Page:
Qiong Zhu Temple
Famous bamboo Buddhist temple dedicated to Zen Buddism with life sized clay figures in the arhat hall in thousands of posses and expressions with each one displaying a different posture in vivid and life like ways making it known as the pearl of eastern sculpture.
On the beautiful wooded Yu'an Mountain, only twelve kilometers (seven miles) northwest of Kunming, is the famous Buddhist Qiongzhu Temple. The temple and the bamboo forest that surround it have a wonderful and mysterious legend about their origins.
During the Tang Dynasty (618-907), Yunnan was a separate country called Dali. One day, while two brothers of royal lineage were hunting in the hills outside Kunming, they spotted a bizarre rhinoceros. With hopes of capturing it, they followed the rhinoceros deep into the woods of Yu'an Mountain where the magical animal suddenly disappeared. Just as they lost sight of the rhinoceros, the brothers saw a group of monks who were unlike any monks they had seen before. When the monks saw the brothers, they vanished in clouds leaving only their walking sticks planted in the ground. By the following day, these walking sticks had become an entire bamboo forest. The amazed brothers knew that they had met enlightened, supernatural beings and, in order to honor them, they built Qiongzhu Temple in the forest of bamboo.
Even though this is a marvelous story, it does not follow the historic record. Account of the Qiongzhu Temple dates back to the Song Dynasty, but it was during the Yuan Dynasty (around 1280) that a highly renowned monk, who was reputed to have learned Buddhism from central China, gave his teachings that brought great fame to the temple as a spiritual center. After a devastating fire, the Emperor Guangxu of the Qing Dynasty rebuilt the temple by adding five pavilions during the late 1880's. The temple's most outstanding artistic (and perhaps spiritual) feature is the distinguished, finely crafted statues of the 500 Luohans (Buddhist Arhats, or "enlightened ones") sculpted by the brilliant artist, Li Guangxiu.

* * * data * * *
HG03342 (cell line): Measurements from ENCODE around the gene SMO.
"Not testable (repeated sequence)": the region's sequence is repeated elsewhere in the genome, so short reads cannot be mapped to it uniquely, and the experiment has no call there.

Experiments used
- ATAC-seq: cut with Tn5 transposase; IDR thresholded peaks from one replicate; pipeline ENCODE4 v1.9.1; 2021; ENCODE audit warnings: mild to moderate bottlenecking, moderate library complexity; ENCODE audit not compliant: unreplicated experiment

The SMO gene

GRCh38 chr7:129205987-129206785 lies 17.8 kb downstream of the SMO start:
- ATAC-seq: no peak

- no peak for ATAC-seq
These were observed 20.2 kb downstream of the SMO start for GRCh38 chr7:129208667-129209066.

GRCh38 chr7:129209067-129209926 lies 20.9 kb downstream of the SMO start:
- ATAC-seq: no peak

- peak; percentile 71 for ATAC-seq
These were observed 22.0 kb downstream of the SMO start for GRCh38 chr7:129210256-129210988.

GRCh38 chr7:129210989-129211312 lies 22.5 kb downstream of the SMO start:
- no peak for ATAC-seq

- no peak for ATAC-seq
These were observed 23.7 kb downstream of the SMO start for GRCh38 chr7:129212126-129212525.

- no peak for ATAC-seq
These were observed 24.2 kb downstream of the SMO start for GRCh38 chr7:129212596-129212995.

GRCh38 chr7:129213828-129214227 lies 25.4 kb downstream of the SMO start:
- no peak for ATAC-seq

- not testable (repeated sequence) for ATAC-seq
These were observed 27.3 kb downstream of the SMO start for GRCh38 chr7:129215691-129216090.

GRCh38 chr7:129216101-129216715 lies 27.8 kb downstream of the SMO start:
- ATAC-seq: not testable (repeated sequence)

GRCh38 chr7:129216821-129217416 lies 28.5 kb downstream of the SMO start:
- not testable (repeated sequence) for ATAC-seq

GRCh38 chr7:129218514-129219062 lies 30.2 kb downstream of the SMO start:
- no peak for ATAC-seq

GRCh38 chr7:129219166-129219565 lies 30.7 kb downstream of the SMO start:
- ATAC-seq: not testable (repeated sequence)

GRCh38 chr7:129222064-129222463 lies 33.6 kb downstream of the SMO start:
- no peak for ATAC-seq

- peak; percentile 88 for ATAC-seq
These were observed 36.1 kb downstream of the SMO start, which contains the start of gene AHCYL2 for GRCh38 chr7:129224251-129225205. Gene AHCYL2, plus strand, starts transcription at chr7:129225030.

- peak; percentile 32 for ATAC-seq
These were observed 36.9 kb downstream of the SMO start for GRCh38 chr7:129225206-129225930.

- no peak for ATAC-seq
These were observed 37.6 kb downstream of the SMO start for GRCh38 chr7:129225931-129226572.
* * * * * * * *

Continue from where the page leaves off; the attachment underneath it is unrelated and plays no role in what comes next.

Regarded as "a pearl in the treasure house of oriental sculpture," these life-size clay figures came from Li Guangxiu's and his apprentices' deep study of people and their inner personalities. After seven years of study and work, this immense undertaking was completed. Each of these statues represents another aspect of human life with such accuracy and skill, and look like real people who are just frozen in a moment in time.
These Luohans, which are not ornately decorated, depict seemingly common people in the midst of ordinary lives and feelings. The appearances of the old and the young, the sick and the healthy, the skilled and the unskilled, the strong and the emaciated, the beautiful and the ugly, the wealthy and the poor, with expressions of joy, anger, laughter, grief, amusement, satisfaction, hunger, delight, sadness, compassion, serenity, curiosity, surprise, boredom, and contemplation are extremely vivid. Each Luohan is unique and expresses its own singular inner character. It is said that if you pick a Louhan and count them to the right when you reach your age, you will find the Louhan that depicts your inner character. Each of the 500 Louhans is a beautiful work of art and collectively they are awe-inspiring.
Throughout the temple are numerous inscriptions and couplets on columns and tablets. These inscriptions date back to the 1200's and give us glimpses into the life and culture of those times. Other notable features of the Qiongzhu Temple include: the statues of Four Guardian Kings in the entrance hall; the three large statues of Buddha in the main temple building and two majestic 450-year-old cypress trees that stand in the forecourt. Walking around the grounds and through the bamboo forest, the world and its problems fade away and the gentle beauty of life re-emerges.
Answers to questions
Qiongzhu Temple Photos